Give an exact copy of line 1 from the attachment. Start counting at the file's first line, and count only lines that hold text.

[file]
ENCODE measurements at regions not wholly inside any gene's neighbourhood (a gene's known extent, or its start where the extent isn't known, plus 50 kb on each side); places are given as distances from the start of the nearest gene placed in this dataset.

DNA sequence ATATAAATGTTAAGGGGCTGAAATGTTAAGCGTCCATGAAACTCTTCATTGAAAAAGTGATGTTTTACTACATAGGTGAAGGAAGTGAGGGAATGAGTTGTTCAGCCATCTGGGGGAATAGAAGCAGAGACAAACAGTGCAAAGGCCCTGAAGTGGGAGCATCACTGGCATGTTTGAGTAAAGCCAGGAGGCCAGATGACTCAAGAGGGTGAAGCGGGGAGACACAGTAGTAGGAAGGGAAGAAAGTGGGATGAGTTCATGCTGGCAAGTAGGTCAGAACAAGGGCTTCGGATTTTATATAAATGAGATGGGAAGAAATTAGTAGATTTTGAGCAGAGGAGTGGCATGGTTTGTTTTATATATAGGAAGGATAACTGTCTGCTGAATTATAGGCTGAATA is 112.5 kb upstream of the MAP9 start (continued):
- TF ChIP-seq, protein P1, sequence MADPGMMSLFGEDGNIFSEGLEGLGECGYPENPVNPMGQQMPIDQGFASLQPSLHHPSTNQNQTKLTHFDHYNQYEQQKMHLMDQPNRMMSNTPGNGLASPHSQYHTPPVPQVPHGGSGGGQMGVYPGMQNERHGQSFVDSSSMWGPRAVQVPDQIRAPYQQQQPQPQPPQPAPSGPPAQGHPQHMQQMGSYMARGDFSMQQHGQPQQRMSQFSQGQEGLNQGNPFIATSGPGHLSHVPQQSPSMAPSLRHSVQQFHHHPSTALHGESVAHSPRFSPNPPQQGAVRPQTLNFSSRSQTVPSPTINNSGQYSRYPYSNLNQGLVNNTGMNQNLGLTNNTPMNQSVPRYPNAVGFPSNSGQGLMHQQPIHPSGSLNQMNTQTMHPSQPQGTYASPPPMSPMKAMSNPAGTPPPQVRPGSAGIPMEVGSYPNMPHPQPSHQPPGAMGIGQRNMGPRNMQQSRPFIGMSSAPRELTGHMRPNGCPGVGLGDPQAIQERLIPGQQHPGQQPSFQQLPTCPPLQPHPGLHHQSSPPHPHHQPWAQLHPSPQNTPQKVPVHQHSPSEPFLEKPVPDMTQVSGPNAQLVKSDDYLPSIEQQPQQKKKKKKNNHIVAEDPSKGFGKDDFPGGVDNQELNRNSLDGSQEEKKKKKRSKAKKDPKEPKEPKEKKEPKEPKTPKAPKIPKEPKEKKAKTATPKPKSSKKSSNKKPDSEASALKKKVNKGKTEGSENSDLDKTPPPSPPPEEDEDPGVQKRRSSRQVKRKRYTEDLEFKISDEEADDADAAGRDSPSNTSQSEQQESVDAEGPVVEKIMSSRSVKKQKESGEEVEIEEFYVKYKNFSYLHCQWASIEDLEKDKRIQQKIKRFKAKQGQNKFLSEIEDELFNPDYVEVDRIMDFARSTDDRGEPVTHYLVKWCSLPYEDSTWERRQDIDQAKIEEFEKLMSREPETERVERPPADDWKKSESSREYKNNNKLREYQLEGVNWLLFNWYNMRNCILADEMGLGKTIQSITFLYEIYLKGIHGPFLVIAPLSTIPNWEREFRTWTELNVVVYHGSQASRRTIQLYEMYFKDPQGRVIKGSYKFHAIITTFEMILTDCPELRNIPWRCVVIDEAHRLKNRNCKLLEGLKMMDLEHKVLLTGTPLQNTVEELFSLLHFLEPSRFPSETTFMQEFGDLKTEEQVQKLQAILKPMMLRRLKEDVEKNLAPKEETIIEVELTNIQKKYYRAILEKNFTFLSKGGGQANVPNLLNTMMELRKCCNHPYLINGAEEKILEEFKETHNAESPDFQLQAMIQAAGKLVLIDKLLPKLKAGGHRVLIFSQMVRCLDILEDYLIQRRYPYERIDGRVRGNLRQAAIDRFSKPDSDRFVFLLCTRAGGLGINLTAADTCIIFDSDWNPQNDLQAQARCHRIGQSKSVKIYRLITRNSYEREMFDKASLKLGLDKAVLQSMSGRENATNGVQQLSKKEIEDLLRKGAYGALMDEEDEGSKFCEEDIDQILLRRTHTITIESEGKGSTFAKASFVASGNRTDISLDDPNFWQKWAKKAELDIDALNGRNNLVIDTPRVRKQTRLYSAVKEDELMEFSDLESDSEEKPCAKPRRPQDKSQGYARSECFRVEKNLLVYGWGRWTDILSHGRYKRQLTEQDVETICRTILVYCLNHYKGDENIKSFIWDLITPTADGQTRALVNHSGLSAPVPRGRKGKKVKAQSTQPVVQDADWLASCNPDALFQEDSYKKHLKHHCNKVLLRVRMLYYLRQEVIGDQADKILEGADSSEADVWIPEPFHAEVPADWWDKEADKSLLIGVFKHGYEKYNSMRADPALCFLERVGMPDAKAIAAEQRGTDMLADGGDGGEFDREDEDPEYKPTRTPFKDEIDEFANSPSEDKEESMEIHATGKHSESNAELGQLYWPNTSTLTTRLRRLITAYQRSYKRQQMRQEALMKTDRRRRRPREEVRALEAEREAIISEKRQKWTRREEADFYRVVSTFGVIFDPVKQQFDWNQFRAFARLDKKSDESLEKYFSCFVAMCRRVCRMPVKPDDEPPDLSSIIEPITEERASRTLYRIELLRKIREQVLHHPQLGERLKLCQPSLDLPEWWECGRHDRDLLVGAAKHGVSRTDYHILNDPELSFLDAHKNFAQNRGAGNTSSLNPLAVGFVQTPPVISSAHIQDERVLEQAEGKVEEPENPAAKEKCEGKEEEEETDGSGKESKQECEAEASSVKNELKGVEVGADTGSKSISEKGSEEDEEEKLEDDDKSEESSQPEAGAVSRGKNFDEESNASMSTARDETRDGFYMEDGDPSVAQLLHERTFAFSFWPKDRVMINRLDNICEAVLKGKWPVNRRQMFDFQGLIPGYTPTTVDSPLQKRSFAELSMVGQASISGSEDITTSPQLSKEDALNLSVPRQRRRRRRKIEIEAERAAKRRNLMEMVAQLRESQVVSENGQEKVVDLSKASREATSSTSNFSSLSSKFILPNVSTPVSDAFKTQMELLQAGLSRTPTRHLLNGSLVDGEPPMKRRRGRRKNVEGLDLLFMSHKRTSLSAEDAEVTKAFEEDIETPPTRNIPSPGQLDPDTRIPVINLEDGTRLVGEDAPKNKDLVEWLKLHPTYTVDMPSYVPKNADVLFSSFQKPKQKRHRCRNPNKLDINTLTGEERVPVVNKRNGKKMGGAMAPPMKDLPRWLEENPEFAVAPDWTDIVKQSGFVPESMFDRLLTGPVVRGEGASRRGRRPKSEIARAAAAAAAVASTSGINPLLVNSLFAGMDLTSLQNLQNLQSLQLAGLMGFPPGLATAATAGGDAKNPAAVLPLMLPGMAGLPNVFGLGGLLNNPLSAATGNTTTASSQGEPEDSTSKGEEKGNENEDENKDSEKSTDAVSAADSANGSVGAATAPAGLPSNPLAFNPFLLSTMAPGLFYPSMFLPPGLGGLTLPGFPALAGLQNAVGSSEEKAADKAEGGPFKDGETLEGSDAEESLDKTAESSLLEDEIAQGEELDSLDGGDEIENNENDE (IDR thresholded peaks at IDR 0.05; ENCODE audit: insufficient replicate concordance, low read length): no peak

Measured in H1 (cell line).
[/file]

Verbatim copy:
ENCODE measurements at regions not wholly inside any gene's neighbourhood (a gene's known extent, or its start where the extent isn't known, plus 50 kb on each side); places are given as distances from the start of the nearest gene placed in this dataset.